Write Brothers, First Flight (Threadhead Records)
For the past century, New Orleans has been known as a place of great instrumentalists and great singers.
The emphasis has been on live performance and there has been a virtual absence of music-industry infrastructure, particularly in the most lucrative aspect of the business, publishing. It’s not surprising that without a publishing business the art of songwriting was not well served.
Of course, there have been some great songwriters—Dave Bartholomew, Art Neville, Earl King and Ed Volker immediately come to mind—but the game in New Orleans has been about music as a cultural continuum.
One of the things that started to happen over the course of the last couple of decades in New Orleans is the emergence of a generation of great songwriters. Four of these writers have begun a collaboration that has already yielded some remarkable work.
The Write Brothers are Jim McCormick, Alex McMurray, Paul Sanchez and Spencer Bohren. Their debut includes seven songs written together at Bohren’s house and one song written by each of them and sung by one of the others.
As you might imagine, the songs cover a lot of stylistic ground coming from such seasoned and distinctive writers. What holds it all together is the brotherhood of singer/songwriters who frame their work on guitars, a bond that unites the hootenanny vibe of Greenwich Village basket house players with the windblown vistas of west Texas troubadours and the easygoing guitar pulls of Nashville cats.
Right off the bat the record is great fun to listen to, a damn good excuse to raise a glass to the deep-fried whimsy of “Cup Full of Soul,” the happy-go-lucky, love-is-gone ballad “Losin’ You” and the merry lost-ambition anthem “Ballad of Lito Benito.”
Those songs all include the presence of the elusive sauce as a cause for convivial behavior, but on the emotionally distraught tearjerker “Wedding Day” (Sanchez singing a McMurray song) the dram in question is a medicine that allows the singer to face that lonely TV set. The sense of loss in Sanchez’s voice here is hard to shake.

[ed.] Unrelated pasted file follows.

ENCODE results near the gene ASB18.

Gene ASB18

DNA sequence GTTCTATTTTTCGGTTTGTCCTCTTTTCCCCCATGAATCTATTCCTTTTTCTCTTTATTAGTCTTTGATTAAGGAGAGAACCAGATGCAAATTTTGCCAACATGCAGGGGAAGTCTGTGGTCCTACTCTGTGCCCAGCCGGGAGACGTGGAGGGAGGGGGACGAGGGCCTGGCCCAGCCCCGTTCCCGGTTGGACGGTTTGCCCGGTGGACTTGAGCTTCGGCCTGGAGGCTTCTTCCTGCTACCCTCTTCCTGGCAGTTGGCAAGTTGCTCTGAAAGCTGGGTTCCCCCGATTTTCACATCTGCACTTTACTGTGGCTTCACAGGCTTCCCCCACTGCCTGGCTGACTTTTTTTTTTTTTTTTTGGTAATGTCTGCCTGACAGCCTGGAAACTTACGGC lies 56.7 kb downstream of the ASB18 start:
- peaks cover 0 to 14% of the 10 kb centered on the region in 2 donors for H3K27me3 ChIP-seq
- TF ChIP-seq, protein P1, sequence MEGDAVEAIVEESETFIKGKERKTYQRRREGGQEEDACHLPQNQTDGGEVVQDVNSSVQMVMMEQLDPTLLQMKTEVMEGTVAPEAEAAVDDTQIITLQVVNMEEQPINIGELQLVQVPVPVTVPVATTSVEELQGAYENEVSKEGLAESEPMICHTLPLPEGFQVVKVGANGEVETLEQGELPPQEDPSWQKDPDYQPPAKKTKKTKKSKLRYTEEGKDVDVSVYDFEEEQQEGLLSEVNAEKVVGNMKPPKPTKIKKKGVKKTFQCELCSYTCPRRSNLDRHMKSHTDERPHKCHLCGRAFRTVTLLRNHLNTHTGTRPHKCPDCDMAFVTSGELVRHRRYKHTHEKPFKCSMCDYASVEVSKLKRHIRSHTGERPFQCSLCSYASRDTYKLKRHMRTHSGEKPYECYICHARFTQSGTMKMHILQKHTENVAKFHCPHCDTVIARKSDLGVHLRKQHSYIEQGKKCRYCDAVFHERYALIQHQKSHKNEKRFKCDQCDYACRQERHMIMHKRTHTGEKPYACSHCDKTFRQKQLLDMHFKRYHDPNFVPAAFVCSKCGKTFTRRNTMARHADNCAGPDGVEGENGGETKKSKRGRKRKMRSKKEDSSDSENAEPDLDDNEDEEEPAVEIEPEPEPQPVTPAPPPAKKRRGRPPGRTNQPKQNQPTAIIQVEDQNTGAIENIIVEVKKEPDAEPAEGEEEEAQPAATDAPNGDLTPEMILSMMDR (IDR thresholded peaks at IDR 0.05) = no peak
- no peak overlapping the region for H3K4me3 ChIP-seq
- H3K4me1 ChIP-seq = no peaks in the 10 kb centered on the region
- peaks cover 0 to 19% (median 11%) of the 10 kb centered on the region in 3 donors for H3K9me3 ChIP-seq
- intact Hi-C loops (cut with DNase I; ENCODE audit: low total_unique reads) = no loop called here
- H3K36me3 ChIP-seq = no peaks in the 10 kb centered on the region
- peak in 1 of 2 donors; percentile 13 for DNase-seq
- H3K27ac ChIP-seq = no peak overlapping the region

There are several immediately recognizable classics here. “Borrowed Time,” written by Bohren and sung by McCormick, spins lines of Dante-esque predilection before smacking you in the forehead with an unforgettable chorus and moving through to the best electric guitar exchange on the album. This will expand into something even more in live performance. You will definitely be hearing this song again.
“Jet Black and Jealous,” written by Sanchez and sung here by Bohren, has an inner tension that charges the hairs on the back of your neck with static electricity. And McCormick’s “New Orleans” (sung by McMurray) is the requisite statement of identity that distinguishes this bunch of slingers as the genuine Louisiana article.
It’s an appropriate bonding device when you think that New Orleans natives McCormick and Sanchez both traveled north in search of something beyond their roots before realizing that New Orleans was the only place they could be themselves, while both Bohren and McMurray came to New Orleans and discovered their musical identity there.
And of course, with such great storytellers in the house, there’s a worthy finale. “We’ll Be Together Again,” a whimsical, banjo-driven reminiscence about life on the Mississippi, ends the album on a quatro amigos note that is sure to become this wonderful collaboration’s calling card.